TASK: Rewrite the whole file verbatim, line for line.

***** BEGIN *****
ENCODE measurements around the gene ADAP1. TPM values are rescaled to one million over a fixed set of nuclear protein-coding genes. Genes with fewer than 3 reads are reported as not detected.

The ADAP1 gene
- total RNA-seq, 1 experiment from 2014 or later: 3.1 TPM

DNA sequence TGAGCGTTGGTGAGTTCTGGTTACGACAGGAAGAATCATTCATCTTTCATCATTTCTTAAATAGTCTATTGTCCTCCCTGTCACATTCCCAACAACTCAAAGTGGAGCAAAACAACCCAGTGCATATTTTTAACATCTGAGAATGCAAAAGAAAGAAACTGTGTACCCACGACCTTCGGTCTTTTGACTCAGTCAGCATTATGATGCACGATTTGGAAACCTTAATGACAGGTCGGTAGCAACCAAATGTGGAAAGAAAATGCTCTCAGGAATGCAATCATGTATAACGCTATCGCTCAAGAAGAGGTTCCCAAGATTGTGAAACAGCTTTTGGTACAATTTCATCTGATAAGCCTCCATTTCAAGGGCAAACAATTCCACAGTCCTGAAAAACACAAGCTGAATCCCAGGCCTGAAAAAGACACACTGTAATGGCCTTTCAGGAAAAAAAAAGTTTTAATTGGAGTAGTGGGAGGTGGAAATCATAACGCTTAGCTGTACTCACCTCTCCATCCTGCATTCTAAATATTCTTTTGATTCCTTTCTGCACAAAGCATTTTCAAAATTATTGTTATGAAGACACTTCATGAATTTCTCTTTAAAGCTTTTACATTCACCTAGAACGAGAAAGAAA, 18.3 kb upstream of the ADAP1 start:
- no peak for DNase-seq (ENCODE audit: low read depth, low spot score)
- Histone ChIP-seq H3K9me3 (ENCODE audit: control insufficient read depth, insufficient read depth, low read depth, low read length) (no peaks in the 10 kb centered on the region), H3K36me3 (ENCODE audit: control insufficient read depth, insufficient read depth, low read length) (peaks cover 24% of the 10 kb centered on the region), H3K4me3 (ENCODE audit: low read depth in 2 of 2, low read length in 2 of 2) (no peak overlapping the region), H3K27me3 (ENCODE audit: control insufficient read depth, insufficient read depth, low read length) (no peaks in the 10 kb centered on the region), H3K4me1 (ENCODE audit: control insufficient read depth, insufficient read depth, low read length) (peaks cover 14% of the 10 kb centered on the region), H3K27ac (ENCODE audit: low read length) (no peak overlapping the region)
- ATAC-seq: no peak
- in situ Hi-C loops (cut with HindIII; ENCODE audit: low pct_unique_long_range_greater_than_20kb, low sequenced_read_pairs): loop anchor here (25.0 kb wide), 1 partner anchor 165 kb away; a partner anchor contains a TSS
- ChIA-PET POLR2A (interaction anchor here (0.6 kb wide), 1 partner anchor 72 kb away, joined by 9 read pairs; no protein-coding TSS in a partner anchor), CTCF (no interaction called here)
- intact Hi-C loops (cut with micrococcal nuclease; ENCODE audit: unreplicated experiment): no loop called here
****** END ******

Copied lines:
ENCODE measurements around the gene ADAP1. TPM values are rescaled to one million over a fixed set of nuclear protein-coding genes. Genes with fewer than 3 reads are reported as not detected.

The ADAP1 gene
- total RNA-seq, 1 experiment from 2014 or later: 3.1 TPM

DNA sequence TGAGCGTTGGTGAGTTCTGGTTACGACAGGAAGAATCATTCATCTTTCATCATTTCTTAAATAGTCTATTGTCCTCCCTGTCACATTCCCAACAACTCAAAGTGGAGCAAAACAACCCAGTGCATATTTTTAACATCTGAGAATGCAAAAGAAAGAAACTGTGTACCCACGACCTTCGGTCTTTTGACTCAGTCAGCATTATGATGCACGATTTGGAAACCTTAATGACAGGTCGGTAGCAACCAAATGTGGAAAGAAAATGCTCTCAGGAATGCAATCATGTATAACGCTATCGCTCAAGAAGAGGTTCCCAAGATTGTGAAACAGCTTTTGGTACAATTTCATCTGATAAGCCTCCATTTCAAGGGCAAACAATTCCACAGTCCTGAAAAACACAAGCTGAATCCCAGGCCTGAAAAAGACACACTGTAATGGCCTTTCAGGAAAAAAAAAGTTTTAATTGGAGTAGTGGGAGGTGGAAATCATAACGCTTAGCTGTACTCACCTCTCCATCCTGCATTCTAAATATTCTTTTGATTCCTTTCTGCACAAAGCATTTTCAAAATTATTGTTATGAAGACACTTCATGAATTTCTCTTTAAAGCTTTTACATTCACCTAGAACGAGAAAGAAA, 18.3 kb upstream of the ADAP1 start:
- no peak for DNase-seq (ENCODE audit: low read depth, low spot score)
- Histone ChIP-seq H3K9me3 (ENCODE audit: control insufficient read depth, insufficient read depth, low read depth, low read length) (no peaks in the 10 kb centered on the region), H3K36me3 (ENCODE audit: control insufficient read depth, insufficient read depth, low read length) (peaks cover 24% of the 10 kb centered on the region), H3K4me3 (ENCODE audit: low read depth in 2 of 2, low read length in 2 of 2) (no peak overlapping the region), H3K27me3 (ENCODE audit: control insufficient read depth, insufficient read depth, low read length) (no peaks in the 10 kb centered on the region), H3K4me1 (ENCODE audit: control insufficient read depth, insufficient read depth, low read length) (peaks cover 14% of the 10 kb centered on the region), H3K27ac (ENCODE audit: low read length) (no peak overlapping the region)
- ATAC-seq: no peak
- in situ Hi-C loops (cut with HindIII; ENCODE audit: low pct_unique_long_range_greater_than_20kb, low sequenced_read_pairs): loop anchor here (25.0 kb wide), 1 partner anchor 165 kb away; a partner anchor contains a TSS
- ChIA-PET POLR2A (interaction anchor here (0.6 kb wide), 1 partner anchor 72 kb away, joined by 9 read pairs; no protein-coding TSS in a partner anchor), CTCF (no interaction called here)
- intact Hi-C loops (cut with micrococcal nuclease; ENCODE audit: unreplicated experiment): no loop called here